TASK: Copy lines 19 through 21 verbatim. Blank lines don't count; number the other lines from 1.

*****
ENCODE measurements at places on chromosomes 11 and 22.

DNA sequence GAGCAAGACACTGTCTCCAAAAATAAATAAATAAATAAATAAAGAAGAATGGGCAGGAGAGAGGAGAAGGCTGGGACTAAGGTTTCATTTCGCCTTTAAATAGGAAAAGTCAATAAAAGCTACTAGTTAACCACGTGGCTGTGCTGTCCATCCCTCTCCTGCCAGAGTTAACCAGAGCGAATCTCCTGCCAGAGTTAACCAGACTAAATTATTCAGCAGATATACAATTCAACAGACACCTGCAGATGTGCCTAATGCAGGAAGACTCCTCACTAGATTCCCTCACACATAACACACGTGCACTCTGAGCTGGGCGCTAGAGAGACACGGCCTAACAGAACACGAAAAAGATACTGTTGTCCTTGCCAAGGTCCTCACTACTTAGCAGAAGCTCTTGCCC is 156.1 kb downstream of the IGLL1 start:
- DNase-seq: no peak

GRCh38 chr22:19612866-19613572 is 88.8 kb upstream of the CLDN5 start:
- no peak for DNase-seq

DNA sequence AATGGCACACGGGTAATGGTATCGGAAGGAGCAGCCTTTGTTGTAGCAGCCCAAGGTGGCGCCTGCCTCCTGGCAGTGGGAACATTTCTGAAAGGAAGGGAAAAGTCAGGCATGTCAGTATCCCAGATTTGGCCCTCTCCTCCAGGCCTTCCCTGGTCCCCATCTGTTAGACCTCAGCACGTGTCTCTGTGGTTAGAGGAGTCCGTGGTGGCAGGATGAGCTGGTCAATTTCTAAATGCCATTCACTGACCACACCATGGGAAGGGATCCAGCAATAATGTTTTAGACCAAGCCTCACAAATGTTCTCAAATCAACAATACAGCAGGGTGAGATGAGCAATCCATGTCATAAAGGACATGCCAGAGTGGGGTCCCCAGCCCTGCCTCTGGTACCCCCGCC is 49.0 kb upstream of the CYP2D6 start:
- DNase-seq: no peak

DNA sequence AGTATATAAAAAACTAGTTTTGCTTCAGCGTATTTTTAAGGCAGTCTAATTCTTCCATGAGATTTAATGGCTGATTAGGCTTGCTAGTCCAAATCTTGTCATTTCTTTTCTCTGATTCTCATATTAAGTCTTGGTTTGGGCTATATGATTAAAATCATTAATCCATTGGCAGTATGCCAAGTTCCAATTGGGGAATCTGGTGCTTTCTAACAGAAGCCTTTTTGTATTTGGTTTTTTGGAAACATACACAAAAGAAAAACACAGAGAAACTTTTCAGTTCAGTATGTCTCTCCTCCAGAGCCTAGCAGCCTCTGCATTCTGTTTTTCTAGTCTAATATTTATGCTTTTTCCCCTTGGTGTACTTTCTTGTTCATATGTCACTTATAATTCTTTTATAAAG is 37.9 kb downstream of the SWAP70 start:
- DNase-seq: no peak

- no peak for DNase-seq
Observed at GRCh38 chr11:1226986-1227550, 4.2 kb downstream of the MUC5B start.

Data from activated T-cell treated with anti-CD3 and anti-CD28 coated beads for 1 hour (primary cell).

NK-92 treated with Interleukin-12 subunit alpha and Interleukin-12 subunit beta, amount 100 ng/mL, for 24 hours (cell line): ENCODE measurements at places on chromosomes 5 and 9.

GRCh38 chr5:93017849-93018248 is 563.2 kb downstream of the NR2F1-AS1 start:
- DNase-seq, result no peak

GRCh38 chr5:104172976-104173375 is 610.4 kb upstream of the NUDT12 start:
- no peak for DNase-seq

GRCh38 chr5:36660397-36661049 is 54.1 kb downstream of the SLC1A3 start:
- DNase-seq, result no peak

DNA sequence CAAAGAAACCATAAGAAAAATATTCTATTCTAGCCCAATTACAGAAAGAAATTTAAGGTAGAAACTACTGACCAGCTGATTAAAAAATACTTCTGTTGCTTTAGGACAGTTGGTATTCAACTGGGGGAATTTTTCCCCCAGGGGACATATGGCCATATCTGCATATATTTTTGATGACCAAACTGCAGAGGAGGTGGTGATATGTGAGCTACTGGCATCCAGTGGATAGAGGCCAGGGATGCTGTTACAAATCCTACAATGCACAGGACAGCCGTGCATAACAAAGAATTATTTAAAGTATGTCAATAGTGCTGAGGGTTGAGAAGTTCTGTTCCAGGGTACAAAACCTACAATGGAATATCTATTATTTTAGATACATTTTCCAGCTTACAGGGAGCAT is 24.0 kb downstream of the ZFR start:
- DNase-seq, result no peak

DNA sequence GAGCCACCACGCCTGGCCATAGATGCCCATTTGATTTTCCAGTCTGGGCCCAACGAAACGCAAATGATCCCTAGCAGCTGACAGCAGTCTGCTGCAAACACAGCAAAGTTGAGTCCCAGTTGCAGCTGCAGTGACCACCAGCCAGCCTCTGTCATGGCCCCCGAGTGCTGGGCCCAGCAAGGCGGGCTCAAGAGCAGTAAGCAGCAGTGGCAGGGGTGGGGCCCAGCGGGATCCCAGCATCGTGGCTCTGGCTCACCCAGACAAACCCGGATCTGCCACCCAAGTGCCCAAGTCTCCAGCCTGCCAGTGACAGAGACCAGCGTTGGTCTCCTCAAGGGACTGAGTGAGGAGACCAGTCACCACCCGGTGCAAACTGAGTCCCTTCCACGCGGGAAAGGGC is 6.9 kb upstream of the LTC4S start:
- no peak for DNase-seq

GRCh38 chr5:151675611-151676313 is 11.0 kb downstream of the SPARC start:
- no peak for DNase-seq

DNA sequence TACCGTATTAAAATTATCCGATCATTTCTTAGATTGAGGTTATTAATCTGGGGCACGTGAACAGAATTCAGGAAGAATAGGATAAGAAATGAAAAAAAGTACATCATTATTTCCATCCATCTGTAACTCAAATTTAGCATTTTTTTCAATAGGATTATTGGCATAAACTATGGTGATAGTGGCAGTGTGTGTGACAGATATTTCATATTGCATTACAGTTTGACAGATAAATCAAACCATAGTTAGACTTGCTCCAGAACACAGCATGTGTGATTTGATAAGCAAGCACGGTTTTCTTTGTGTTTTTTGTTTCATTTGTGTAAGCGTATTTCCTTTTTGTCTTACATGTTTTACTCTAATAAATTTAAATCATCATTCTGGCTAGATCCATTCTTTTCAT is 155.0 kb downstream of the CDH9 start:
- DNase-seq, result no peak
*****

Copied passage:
- DNase-seq, result no peak

DNA sequence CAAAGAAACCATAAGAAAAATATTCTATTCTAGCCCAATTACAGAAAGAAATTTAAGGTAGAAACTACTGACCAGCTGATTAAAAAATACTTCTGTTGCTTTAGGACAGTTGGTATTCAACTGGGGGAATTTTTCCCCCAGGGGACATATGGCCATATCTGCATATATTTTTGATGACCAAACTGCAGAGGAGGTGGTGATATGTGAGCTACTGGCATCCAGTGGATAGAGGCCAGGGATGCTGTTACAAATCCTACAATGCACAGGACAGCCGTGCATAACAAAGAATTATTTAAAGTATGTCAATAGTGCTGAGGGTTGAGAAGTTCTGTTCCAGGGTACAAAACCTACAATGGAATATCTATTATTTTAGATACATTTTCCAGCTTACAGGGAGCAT is 24.0 kb downstream of the ZFR start:
- DNase-seq, result no peak